Metabolic Flexibility: Why You’re Not Burning Fat and How to Change it

Jerry F. Scarlato
7 min readDec 3, 2019

What if I told you that the bowl of oats that you had this morning was keeping you from burning fat? Or that healthy, whole wheat bagel that you had for lunch? Or even that whole grain, gluten free pasta that you’re making from dinner? It’s all keeping you from burning fat.

Which may not make sense at the moment. After all, aren’t these things “healthy” carbohydrates that allow the body to burn them slowly? And doesn’t that mean that you can still burn fat while eating these slow-burning carbs? Well, not exactly.

You see, to some extent, a carb is a carb. While some forms of carbohydrate or certainly healthier than others, the end product for all of them is the same: glucose in the body. And even though the body utilizes carbs to produce energy (which is why your oatmeal is touted for its energy-producing capabilities), teaching your body to ONLY use carbs for energy production is a recipe for disaster.

Why You Don’t Want to Rely on Carbs as Your Only Fuel Source

The issue is not the type of carbs, per se. The issue is that the body is relying on that carbohydrate intake to produce energy. Which means that, once those carbs are used up, the body has a hard time turning to other sources to produce energy.

As I mentioned, this can be disastrous in terms of keeping you focused throughout the day, perform during your workouts, or simply enjoying time with friends and family. When your main energy source is gone, that’s the time when you get lethargic, unfocused and less productive.

This is also important for fat loss. If you notice, I’m using the term “fat loss” instead of “weight loss”. These are 2 totally different ideas. In short, “weight loss” assumes that you simply want to see the numbers on the scale go down. You don’t care how, you don’t care if you lose muscle, you don’t care if you have to cut off a limb. All you care about is seeing a smaller number the next time you get on the scale.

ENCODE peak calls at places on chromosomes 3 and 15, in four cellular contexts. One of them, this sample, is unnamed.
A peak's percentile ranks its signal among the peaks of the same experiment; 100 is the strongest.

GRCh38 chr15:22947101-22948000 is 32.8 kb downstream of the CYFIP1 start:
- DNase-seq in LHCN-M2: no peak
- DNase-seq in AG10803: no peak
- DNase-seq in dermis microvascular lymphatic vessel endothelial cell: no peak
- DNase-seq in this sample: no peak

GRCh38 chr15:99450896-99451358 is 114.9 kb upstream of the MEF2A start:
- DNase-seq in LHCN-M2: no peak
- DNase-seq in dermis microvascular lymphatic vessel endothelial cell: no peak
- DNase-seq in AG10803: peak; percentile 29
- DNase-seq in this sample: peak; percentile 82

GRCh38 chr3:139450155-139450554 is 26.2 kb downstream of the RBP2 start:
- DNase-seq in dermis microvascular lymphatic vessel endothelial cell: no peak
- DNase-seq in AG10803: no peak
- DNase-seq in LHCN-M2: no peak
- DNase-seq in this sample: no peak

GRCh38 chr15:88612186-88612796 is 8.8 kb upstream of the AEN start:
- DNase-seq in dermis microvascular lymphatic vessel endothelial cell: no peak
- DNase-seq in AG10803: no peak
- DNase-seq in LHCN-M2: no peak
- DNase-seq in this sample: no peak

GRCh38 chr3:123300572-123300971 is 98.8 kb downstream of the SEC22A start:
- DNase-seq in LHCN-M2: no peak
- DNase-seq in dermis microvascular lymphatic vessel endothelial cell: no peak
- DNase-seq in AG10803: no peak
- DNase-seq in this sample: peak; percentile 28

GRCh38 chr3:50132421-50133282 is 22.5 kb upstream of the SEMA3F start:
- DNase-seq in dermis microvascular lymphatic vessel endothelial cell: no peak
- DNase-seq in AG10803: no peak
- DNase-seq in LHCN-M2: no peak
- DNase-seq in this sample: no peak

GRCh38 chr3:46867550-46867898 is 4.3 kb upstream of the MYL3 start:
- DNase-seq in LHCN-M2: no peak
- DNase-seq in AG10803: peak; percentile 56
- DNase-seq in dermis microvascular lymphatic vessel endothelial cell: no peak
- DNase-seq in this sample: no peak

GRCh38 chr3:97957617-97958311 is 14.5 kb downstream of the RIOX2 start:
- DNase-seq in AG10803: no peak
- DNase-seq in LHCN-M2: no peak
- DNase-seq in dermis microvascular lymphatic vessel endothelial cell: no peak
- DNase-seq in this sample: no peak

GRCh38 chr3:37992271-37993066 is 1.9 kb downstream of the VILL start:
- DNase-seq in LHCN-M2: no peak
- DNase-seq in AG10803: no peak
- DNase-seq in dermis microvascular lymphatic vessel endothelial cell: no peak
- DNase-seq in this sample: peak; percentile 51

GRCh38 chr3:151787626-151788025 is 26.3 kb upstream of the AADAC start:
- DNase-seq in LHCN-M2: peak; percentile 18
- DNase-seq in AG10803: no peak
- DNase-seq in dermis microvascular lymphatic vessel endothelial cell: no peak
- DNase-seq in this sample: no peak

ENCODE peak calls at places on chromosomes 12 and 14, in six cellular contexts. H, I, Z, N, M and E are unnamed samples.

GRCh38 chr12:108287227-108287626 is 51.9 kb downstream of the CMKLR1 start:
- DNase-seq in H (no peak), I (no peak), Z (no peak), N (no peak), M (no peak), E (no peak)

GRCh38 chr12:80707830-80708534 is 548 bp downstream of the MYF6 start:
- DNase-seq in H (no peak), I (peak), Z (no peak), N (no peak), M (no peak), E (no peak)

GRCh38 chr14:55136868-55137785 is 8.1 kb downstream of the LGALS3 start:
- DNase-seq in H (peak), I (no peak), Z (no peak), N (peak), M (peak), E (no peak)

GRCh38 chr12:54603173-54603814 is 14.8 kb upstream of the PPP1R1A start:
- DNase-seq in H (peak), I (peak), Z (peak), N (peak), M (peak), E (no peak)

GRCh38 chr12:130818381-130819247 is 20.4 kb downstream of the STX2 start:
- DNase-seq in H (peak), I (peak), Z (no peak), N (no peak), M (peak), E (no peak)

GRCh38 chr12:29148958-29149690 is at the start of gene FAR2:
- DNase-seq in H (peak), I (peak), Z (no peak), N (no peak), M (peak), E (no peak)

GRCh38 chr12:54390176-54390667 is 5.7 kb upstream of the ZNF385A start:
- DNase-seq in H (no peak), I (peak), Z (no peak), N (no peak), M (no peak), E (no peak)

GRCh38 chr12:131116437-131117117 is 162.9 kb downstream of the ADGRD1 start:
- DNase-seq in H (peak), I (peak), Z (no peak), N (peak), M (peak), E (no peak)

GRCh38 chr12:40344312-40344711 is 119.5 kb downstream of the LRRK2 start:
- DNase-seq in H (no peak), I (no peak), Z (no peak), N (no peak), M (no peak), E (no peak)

For “fat loss”, on the other hand, you are intentional about what TYPE of weight you are losing. In “fat loss” you are focused on losing, you guessed it, FAT! And when you lose fat and KEEP the muscle that you have, the body becomes more metabolically sound. Which means that it becomes better at using different sources in order to produce energy, instead of simply utilizing carbohydrates.

This process by which the body can switch the sources of energy production, be that glucose, glycogen stores, dietary fat or STORED fat, has a name: metabolic flexibility.

The Factors That Decrease Your Metabolic Flexibility

As you can imagine, being able to switch to any energy source you want at any given time is advantageous. Not only so you can be more productive in your work, keep pushing yourself during your exercise, or enjoy higher quality time with your kids, but also because it increases your longevity.

That’s partly because when you eliminate the 2 main factors that hinder your metabolic flexibility, the Standard American Diet and Insulin Resistance, your health increases exponentially. Take the Standard American Diet, for instance. As you well know, our diets have developed into a, intake of high-carb, highly processed food-like substances. Because of this tendency for high carb and highly processed foods, when these types of foods go missing, the body craves them (literally, as you well know). Which keeps you down the path of relying on carb-laden foods for energy.

With insulin resistance, the body has a hard time listening insulin, the hormone secreted when you ingest carbohydrates, correctly. Essentially, when you ingest carbs and other foods, insulin is released. And insulin’s job is to “signal” to the body’s cells to “grab” the glucose out of the blood stream. When this signal is broken, glucose levels rise, sending the body into a constant loop of trying to shuttle glucose out of the blood and not being able to.

So, you see, increasing your metabolic flexibility is not only good for your external performance, it’s also necessary for your overall health and longevity. The next question, naturally, is: how can you improve metabolic flexibility? Which is exactly what we’re going to tackle now.

3 Ways to Improve Your Metabolic Flexibility